Expert publishing blog opinions are solely those of the blogger and not necessarily endorsed by DBW.
It all seemed so sweet; anybody can get their book published on Kobo or Amazon without having to endure a zillion rejections from picky publishers, and what’s more they can pocket the lion’s share of the sale. What could be more liberating? But like everything on the net, there is always a dark side. As Amazon and Barnes & Noble scramble to remove titles listed by the technology news site The Kernel, the books and magazine retailer W H Smiths in the UK has shut down their entire website to block access and their notice states they will not be displaying any self-published books when it returns until they can be entirely satisfied with the content. So what are the implications of this sudden turn of events and why has it suddenly arisen?
This is a tough moment for online retailers of content because by removing books from sale they clearly admit that this content is unsuitable or breaks laws. Unlike the agency model pioneered by Apple and shot down by the US Justice department, the sales contract lies between the consumer and the seller and therefore there is a real prospect that retailers have liability, but this is for a lawyer to argue.
Questions will be asked again about what controls existed to prevent these books getting into their catalogue. Designing sites with a freedom to publish comes with a responsibility to design in as many safeguards as possible. However, it is simply not practicable for every self-published text to be read before publication without massively slowing down growth and adding to cost. Events suggest that the balance has gone awry and moreover it may not be so simple to fix.
Age verification is very difficult to police and particularly on large aggregator sites such as Amazon or Kobo with millions of books available in all genres. These identified poisonous writings can turn up in search results made by children and are not secured behind a gated area as they have not been identified by the systems as harmful. This is site architecture and safeguards and not a simple patch, and so it seems that W H Smith saw the only responsible option was to shut down.
No sane person wants to act as a censor to free speech so are we now expecting Amazon, Barnes & Noble, Kobo and others to become censors and judge what is acceptable? These are international sites that cross cultural, legal and religious borders where sensitivities are all different. Of course publishers conducted this work before books reached the retailers, but there is no one to do this with self-publishers, and we now see the result.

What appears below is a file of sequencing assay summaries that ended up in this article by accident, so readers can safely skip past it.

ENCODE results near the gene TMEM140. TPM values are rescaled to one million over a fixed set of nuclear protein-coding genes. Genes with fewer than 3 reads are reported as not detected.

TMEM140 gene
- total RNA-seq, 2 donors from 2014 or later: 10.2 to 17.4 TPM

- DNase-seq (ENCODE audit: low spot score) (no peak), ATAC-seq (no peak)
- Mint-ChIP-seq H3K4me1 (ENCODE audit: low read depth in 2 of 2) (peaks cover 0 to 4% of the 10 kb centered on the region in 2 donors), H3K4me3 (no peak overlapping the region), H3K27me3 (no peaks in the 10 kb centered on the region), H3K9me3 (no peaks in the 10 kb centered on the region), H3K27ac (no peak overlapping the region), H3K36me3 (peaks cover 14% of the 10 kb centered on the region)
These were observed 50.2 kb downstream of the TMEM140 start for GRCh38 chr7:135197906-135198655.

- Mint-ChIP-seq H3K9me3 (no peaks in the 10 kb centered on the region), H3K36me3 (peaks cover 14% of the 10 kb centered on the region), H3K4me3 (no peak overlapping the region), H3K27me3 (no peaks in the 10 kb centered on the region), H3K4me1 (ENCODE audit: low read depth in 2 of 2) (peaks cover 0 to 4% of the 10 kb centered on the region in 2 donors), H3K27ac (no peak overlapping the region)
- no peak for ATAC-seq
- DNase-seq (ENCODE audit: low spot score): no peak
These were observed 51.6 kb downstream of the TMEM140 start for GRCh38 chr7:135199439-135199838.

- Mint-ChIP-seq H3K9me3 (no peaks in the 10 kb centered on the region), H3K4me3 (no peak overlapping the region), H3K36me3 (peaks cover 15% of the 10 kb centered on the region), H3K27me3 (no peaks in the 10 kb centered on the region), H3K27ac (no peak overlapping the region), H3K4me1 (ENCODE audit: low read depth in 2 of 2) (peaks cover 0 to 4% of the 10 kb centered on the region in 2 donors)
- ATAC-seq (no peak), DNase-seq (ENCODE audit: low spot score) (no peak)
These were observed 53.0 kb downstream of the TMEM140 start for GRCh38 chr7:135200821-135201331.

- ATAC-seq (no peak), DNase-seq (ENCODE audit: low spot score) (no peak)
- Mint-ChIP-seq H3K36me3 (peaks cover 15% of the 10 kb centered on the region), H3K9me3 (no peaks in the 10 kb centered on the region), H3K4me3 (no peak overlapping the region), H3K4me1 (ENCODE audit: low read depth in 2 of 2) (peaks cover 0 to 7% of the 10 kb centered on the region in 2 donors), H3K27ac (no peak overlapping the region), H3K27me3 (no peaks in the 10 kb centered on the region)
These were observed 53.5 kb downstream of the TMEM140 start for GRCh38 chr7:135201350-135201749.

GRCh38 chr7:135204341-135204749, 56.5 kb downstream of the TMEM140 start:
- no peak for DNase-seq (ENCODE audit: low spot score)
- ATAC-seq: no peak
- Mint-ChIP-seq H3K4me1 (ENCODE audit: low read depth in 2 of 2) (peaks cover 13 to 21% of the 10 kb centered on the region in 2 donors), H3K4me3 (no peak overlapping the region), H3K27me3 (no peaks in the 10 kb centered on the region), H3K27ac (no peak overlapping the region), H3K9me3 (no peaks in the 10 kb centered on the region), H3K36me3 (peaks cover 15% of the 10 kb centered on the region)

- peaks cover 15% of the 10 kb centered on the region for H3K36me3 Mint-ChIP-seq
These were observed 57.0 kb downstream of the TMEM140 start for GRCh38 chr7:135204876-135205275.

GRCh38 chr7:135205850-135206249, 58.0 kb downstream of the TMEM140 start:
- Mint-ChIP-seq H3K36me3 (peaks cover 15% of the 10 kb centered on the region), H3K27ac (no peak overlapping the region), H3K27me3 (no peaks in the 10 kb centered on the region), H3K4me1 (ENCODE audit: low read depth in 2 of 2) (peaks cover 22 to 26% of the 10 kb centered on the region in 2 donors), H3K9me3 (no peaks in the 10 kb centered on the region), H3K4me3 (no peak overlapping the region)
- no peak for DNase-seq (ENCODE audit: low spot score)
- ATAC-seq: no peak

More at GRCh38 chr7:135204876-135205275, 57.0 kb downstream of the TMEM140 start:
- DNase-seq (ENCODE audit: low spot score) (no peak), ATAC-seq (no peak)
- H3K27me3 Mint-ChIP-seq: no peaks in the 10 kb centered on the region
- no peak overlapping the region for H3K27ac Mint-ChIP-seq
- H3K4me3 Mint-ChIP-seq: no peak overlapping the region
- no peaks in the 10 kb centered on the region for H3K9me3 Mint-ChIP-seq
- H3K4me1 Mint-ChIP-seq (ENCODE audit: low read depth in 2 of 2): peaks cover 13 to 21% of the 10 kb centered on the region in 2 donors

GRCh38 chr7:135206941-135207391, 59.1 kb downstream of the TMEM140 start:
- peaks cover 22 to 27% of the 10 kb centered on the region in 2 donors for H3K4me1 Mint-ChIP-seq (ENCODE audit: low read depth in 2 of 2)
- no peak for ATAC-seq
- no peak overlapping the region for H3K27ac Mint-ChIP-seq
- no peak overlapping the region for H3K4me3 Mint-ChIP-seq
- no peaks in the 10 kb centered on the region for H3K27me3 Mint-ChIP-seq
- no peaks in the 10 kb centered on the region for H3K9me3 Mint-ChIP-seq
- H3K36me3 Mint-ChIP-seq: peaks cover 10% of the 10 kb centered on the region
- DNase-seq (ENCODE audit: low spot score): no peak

I wrestled with these issues in 2008 when I launched a free-to-publish, user-generated content site, YUDU Free which today publishes about 800 publications a day that include books, magazines and many other types of publications. All the problems that have emerged today were hot topics of debate during the site design and rule setting. Our goal was to create a family and school friendly site but at the same time allow freedom to publish. Our solution was to set three clear rules that were very prominent at all stages of publishing: No incitement to violence, no adult content and no copyright abuse. We set out the rules and gave folksy guidance on each. For example the adult content states “The content must be suitable for viewing with your friends and family. The content must be suitable for viewing at work with the knowledge of your boss & colleagues. The material used must be suitable for open sale in high street retailers or shopping malls.”
In addition, all published material had a report abuse button on the opening page, and we added a powerful search engine to search the site of over 400,000 books in seconds for an abusive words to conduct proactive searches. Coupled with an immediate quarantine of reported publications, we have piloted this difficult area successfully to date but constant vigilance is essential. Surprisingly, well over 95% of self-publishers follow the rules, so it would be most unfortunate if this new vibrant self-publishing movement suffers at the hands of a few rogue writers. This was a content trap that was will primed and foreseeable and I suspect sadly this is the start of a change in the perilous balance between freedom of expression and lawyer enforced censorship.
Richard Stephenson 14th Oct.